# Find and Replace in R, Part 1: `recode` in the library `car`

### Background

Recoding a variable in R has never seemed like a straightforward task to me. In the next few entries, I will present the do’s and dont’s of different find/replace (recoding) solutions in R. Today: `car::recode`.

### 1. Recoding vectors:

Load the library `car`, and create a vector of random integers from 1 to 4:

``````library(car)
x <- sample(1:4, size = 10, replace = T)
x
```
```##   4 2 3 1 1 1 4 1 1 3
``````

Simply, the arguments of `recode` are:

• The vector we wish to change
• A list of the recodes, enclosed in single or double quotes, and separated by semi-colons.

Let’s start by recoding `1 2 3 4` in `x` to `2 5 8 10`:

``````x1 <- recode(x, "1 = 2 ; 2 = 5 ; 3 = 8 ; 4 = 10")
x1
```
```##   10  5  8  2  2  2 10  2  2  8
``````

The same is true to recode `1 2 3 4` to `A B C D`:

``````x2 <- recode(x, "1 = "A" ; 2 = "B" ; 3 = "C" ; 4 = "D"")
x2
```
```##   "D" "B" "C" "A" "A" "A" "D" "A" "A" "C"
``````

To recode `1 2 3 4` to `0 0 5 5`, we can use several different approaches to achieve the same result:

``````x3.1 <- recode(x, '1 = 0 ; 2 = 0 ; 3 = 5 ; 4 = 5')     # specify individual values
x3.2 <- recode(x, 'c(1, 2) = 0 ; c(3, 4) = 5')         # vectors of values
x3.3 <- recode(x, 'lo : 2 = 0 ; 3 : hi = 5')           # lo and hi
x3.4 <- recode(x, '1 : 2 = 0 ; else = 5')              # specify some values and else for remaining values
``````

Where all solutions give:

``````##   5 0 5 0 0 0 5 0 0 5
``````

If we only need to change some of the values, only those values need to be specified. For example, to recode `1 2 3 4` to `1 2 3 5`:

``````x4 <- recode(x, "4=5")
x4
```
```##   5 2 3 1 1 1 5 1 1 3
``````

We can do the same with character vectors. Let’s create one with some fish species:

``````y <- sample(c("Perch", "Goby", "Trout", "Salmon"), size = 10, replace = T)
y
```
```##   "Goby"   "Salmon" "Trout"  "Perch"  "Salmon" "Perch"  "Trout"
##   "Goby"   "Perch"  "Salmon"
``````

We wish to recode each fish into its biological order, i.e. `Perch, Goby, Trout, Salmon` will become `Perciform, Perciform, Salmonid, Salmonid`:

``````y1 <- recode(y, 'c("Perch", "Goby") = "Perciform" ; c("Trout", "Salmon") = "Salmonid"')
y1
```
```##   "Perciform" "Salmonid"  "Salmonid"  "Perciform" "Salmonid"
##   "Perciform" "Salmonid"  "Perciform" "Perciform" "Salmonid"
``````

### 2. Recoding Data Frames

Let’s create a simple dataframe, `z`:

``````z <- data.frame(Letter = sample(factor(letters[1:4]), size = 10, replace = T),
Count1 = sample(c(1:4), size = 10, replace = T),
Count2 = sample(c(1:4), size = 10, replace = T),
Count3 = sample(c(1:4), size = 10, replace = T))
z
```
```##    Letter Count1 Count2 Count3
## 1       a      1      2      3
## 2       a      2      1      3
## 3       a      3      4      4
## 4       c      3      3      2
## 5       b      1      2      4
## 6       a      4      3      3
## 7       d      3      4      3
## 8       b      3      2      4
## 9       a      4      3      4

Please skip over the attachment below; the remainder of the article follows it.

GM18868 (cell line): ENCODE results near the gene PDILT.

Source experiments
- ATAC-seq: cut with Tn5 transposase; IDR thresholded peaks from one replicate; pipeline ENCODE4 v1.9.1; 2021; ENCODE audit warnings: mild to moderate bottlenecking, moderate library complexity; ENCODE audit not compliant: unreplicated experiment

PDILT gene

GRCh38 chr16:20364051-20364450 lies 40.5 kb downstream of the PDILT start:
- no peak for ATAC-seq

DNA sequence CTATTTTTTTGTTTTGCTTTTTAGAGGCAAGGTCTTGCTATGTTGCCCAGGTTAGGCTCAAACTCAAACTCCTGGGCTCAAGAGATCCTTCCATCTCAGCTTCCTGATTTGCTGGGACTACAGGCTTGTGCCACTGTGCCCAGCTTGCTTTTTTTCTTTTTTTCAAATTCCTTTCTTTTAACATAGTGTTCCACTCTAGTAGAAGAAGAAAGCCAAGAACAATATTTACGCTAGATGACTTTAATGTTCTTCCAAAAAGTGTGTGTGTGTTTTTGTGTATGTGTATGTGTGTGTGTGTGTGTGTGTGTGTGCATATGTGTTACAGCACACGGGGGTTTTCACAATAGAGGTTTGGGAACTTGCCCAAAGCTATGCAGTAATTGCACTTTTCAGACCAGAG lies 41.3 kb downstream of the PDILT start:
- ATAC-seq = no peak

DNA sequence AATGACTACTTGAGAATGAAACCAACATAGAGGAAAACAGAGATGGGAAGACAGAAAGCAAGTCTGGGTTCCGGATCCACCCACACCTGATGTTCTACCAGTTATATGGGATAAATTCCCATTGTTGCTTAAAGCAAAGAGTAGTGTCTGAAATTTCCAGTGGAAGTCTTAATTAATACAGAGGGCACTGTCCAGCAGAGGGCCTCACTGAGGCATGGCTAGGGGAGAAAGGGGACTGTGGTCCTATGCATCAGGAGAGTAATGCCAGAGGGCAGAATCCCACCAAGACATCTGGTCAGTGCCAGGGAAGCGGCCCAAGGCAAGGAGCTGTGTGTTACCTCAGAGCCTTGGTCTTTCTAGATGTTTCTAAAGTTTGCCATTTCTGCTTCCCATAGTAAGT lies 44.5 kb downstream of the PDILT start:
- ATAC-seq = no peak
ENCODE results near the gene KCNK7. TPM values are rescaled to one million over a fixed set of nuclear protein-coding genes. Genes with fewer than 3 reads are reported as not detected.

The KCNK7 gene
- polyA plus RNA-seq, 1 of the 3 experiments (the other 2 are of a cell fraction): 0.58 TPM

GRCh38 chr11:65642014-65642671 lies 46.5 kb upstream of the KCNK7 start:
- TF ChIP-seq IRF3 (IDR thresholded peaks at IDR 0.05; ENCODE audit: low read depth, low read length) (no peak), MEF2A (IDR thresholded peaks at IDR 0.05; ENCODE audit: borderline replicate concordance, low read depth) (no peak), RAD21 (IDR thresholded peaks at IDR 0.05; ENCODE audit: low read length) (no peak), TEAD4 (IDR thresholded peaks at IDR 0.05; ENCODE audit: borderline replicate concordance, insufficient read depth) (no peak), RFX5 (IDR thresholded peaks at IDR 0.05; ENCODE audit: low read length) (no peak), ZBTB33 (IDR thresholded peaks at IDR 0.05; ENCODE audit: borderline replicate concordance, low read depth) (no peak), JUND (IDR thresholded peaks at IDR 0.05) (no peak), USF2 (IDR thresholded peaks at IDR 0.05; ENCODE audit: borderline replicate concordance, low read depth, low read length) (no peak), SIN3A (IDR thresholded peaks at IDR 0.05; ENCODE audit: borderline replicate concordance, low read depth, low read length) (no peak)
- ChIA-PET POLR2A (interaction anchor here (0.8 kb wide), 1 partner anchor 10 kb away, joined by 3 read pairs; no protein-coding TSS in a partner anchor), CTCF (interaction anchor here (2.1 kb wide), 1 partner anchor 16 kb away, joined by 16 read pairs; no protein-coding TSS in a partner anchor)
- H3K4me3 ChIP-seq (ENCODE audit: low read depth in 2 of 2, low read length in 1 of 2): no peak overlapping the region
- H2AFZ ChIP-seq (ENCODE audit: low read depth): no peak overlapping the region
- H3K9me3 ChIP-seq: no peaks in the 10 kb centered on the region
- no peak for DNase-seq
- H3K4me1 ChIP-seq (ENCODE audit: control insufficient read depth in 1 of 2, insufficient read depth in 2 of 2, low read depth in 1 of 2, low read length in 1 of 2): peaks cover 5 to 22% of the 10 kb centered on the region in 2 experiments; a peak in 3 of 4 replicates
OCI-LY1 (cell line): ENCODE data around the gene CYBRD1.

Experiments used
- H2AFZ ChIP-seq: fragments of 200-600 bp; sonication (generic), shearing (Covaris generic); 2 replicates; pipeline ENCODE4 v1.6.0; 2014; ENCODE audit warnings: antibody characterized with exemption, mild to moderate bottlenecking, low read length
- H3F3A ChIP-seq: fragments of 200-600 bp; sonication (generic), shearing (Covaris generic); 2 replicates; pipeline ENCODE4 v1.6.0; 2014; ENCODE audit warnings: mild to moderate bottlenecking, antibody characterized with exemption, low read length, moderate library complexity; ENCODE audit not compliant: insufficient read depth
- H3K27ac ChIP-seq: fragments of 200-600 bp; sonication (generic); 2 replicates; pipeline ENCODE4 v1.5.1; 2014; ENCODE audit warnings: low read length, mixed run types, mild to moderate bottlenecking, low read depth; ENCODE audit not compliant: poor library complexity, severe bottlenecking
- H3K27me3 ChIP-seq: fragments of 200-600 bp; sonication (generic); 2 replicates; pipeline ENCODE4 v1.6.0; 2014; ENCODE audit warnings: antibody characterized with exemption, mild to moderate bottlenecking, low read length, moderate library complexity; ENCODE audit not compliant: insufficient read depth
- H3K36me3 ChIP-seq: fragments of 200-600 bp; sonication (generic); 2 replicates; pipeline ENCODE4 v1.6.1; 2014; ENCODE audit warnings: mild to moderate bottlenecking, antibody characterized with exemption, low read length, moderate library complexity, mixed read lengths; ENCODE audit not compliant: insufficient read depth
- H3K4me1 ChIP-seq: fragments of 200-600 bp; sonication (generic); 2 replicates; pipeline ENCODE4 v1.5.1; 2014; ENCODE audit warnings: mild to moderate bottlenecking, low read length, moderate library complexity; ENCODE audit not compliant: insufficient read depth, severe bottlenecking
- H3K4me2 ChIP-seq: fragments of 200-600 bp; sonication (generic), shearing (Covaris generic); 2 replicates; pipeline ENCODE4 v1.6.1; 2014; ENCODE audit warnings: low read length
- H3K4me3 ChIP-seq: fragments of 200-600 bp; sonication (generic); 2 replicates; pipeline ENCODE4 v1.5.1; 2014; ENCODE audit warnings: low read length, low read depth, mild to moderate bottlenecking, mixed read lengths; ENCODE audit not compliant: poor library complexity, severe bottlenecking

## 10      b      3      3      2
``````

In this data frame, we wish to recode `1 2 3 4` values to `2 5 8 10`. Let’s do this by recoding the data frame to create a new object, `z1`:

``````z1 <- recode(z, "1 = 2 ; 2 = 5 ; 3 = 8 ; 4 = 10")
```
```## Error: (list) object cannot be coerced to type 'double'
```
```z1
```
```## Error: object 'z1' not found
``````

No, this didn’t work. It seems that `recode` only works with vectors.

We could try a `for` loop across all columns:

``````z1 <- z
for (i in 1:ncol(z)) z1[, i] <- recode(z1[, i], "1 = 2 ; 2 = 5 ; 3 = 8 ; 4 = 10")
``````

gives:

``````z1
```
```##    Letter Count1 Count2 Count3
## 1       a      2      5      8
## 2       a      5      2      8
## 3       a      8     10     10
## 4       c      8      8      5
## 5       b      2      5     10
## 6       a     10      8      8
## 7       d      8     10      8
## 8       b      8      5     10
## 9       a     10      8     10
## 10      b      8      8      5
``````

By far, the best workaround is to use `lapply`

``````z1 <- lapply(z, FUN = function(foo) recode(foo, "1 = 2 ; 2 = 5 ; 3 = 8 ; 4 = 10"))
z1
```
```## \$Letter
##   a a a c b a d b a b
## Levels: a b c d
##
## \$Count1
##    2  5  8  8  2 10  8  8 10  8
##
## \$Count2
##    5  2 10  8  5  8 10  5  8  8
##
## \$Count3
##    8  8 10  5 10  8  8 10 10  5
##
``````

But now we have lost our data frame! Let’s fix this with `data.frame()`:

``````z1 <- data.frame(z1)
z1
```
```##    Letter Count1 Count2 Count3
## 1       a      2      5      8
## 2       a      5      2      8
## 3       a      8     10     10
## 4       c      8      8      5
## 5       b      2      5     10
## 6       a     10      8      8
## 7       d      8     10      8
## 8       b      8      5     10
## 9       a     10      8     10
## 10      b      8      8      5
``````

### Conclusions

`car::recode` is a simple and powerful find/replace solution. However, it can be frustrating to write out recode lists when there are many values that need to be changed. In the next entry, I’ll present some alternative recoding solutions using gsub, indexing and others.

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## 7 thoughts on “Find and Replace in R, Part 1: `recode` in the library `car`”

1. Andrew Beckerman

Susan

You could just use apply(), with margin = 2 for columns, on the data.frame…..

znew<-data.frame(apply(z, MARGIN = 2, FUN = function(foo) recode(foo, "1 = 2 ; 2 = 5 ; 3 = 8 ; 4 = 10")))

Andrew

• susanejohnston

Hey Andrew, thanks for the comment! I had used lapply in the post above… is there a reason that apply would be preferable over lapply?

2. nerd

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I like what I see so now i am following you. Look forward to finding out
3. ittkj
• susanejohnston
4. Santi